12/11/2013 - 3:10am

well, i have been taking a product called Vega Electrolyte Hydrator. it has Stevia in it. i thought i would do my own research just like it has been suggested above but in this case i am frustrated how much time and emotional energy goes into these respoces that dance around the issue. Is Stevia bad or not? reference me the study that says yes or no.


12/10/2013 - 5:34pm

I am amazed that someone would post that "aspartame has been proven safe". But while there are some studies proving it safe, many, many more studies have proven it to be unsafe, or of questionable safety. Why is it that the only studies proving it safe are those done by, or in some way connected to or supported by the makers of aspartame? In the past decade people have begun to realize just how unsafe and dangerous Aspartame is, and as a result its popularity and sales are waning greatly.
Stevia was banned in the U.S. until companies like Cargill, Coca-cola and Pepsico petitioned the FDA to have stevia declared as GRAS product. Shortly after these giant corporations made their petitions, the FDA did in fact grant their wishes and bestowed a GRAS label upon rebaudioside A (rebiana)(,the compound that gives stevia a sweet taste.),thereby allowing these companies to bring to market their own stevia based products. Hmm., is this really a coincidence? Just something to think about.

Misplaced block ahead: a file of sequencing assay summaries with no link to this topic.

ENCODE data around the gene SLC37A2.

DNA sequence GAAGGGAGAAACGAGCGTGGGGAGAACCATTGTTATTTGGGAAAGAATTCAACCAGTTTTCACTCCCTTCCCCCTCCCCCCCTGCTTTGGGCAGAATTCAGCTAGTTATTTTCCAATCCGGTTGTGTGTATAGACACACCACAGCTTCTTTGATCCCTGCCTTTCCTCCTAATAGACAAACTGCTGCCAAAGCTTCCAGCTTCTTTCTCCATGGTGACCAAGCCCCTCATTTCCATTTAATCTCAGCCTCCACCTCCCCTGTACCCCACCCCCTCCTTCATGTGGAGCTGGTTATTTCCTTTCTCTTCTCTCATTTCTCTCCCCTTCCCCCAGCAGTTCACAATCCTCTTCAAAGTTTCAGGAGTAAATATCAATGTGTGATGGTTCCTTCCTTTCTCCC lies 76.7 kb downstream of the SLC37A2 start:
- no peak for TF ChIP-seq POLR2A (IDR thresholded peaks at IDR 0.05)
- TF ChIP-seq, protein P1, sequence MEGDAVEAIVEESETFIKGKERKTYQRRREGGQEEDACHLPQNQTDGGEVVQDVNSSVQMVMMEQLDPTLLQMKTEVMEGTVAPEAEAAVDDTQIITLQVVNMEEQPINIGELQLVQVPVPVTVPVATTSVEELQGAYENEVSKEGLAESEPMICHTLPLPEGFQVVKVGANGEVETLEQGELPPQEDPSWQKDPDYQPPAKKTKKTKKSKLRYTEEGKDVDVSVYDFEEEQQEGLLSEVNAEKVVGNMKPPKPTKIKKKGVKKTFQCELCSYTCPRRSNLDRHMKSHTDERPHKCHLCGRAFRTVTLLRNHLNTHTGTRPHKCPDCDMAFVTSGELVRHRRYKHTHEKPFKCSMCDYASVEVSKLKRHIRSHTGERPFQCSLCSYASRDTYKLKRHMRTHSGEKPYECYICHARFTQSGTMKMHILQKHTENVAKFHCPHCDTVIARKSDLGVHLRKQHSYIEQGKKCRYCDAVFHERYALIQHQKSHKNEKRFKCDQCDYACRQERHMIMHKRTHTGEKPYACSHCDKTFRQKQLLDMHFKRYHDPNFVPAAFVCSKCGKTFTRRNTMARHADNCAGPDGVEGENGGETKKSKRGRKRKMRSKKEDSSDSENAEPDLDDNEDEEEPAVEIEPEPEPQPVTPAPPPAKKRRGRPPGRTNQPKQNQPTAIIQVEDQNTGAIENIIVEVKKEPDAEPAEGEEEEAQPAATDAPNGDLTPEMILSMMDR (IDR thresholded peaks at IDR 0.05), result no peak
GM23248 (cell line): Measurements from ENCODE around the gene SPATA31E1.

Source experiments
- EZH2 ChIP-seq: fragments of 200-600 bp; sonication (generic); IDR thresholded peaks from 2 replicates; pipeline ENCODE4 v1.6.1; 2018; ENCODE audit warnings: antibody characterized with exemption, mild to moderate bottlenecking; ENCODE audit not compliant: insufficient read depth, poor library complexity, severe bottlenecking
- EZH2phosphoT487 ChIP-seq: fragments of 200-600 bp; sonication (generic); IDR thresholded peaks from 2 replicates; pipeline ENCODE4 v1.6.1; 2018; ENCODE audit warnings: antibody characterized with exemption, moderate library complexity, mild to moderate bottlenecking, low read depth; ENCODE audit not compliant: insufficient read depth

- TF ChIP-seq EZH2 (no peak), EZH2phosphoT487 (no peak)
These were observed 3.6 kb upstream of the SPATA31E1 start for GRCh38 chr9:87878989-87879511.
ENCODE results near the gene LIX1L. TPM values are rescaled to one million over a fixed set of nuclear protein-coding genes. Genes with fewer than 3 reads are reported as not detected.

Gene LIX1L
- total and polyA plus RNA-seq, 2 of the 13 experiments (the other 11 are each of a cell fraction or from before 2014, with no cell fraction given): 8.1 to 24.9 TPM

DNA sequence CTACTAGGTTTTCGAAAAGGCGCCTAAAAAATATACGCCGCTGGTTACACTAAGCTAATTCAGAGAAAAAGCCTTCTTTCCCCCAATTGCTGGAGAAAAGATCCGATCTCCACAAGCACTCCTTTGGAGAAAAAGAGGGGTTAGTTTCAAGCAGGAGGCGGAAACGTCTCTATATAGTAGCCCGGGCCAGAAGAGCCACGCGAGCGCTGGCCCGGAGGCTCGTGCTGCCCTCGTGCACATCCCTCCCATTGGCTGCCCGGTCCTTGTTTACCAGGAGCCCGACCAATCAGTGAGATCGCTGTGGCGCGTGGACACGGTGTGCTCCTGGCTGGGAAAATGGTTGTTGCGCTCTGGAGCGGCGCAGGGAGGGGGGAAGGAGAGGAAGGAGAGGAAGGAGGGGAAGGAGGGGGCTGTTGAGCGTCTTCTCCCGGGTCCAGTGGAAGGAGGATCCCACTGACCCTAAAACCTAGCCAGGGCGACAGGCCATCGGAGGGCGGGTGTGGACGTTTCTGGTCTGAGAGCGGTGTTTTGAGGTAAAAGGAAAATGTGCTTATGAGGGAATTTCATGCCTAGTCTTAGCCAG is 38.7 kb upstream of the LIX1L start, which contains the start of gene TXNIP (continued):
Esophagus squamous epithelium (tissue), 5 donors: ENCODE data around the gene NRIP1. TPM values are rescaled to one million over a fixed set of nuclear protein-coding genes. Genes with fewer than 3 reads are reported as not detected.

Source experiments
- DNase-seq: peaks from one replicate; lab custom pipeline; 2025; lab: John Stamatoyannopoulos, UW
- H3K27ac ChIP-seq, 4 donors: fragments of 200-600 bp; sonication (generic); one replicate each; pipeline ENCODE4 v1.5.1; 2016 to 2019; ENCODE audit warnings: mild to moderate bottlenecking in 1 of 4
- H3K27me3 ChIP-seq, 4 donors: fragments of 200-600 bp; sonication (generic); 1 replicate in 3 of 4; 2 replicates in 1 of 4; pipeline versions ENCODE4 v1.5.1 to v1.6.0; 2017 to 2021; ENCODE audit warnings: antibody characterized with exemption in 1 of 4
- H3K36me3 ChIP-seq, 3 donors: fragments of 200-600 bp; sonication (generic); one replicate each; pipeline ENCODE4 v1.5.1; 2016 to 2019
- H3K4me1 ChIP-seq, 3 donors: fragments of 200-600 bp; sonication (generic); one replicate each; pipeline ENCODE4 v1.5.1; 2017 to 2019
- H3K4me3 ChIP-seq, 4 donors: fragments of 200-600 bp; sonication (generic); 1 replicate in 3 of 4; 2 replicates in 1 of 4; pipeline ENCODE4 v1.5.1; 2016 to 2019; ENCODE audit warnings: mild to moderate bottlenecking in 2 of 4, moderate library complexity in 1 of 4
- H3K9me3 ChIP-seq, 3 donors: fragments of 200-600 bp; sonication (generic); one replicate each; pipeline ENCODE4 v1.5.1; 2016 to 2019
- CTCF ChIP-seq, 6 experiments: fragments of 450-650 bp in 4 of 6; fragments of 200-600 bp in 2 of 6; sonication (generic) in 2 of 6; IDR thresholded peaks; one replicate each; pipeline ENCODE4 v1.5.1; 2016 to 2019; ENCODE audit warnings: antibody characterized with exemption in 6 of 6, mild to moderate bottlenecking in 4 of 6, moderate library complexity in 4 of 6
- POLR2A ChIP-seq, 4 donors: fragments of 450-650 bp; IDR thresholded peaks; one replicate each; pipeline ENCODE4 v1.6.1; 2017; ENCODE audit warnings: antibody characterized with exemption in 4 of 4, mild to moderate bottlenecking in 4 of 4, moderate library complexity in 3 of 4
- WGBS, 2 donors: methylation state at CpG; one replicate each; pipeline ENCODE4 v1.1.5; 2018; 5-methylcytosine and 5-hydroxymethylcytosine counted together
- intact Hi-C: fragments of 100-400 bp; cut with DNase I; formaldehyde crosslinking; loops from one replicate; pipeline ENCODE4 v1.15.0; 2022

11/24/2013 - 6:53pm

Aspartame proven safe? Oh's known to have over 92 side effects including multiple cancers and's killed half the rats they tested it that's a fact.


11/21/2013 - 5:42pm

I love honey and used to keep bees,
until CCD made it difficult to keep
Them alive. Systemic pestisodes
are In the nectar they make the honey
From. It kills the bees. Don't know
How safe honey is anymore.


11/01/2013 - 11:24am

Honestly, this is simply just too silly to be arguing about. Reb A, Stevia, etc. are not harmless, just as sugar and salt are not harmless. If one does their homework for a while, one will see that the FDA has very little to do with anything. They are there as a security blanket, and even though their hearts are in it for safety, we often forget that Pharm companies ARE the big business, and pharm companies are a part of our "beloved" government. Money talks in this world. I urge people to look into Codex Alimentarius, which rules out the FDA anyway. Anything going against Codex laws are promptly done away with, and that includes organic farming, Amish communities, ingredient listings, "safe" or "unsafe" chemicals. 7 out of 10 FDA-banned chemicals were reintroduced via Codex rulings. Let's not fool ourselves any longer about this. The FDA can only go so far before somebody else steps in and says: "No, we can't make any money from this, so we need to change the rules." What we put into our bodies is, and always should be, our own business... not a part of Big Business... Stevia may absorb some nasty chemicals while it's growing in the wild, but we put those chemicals there... let's not argue over it.


10/24/2013 - 4:37pm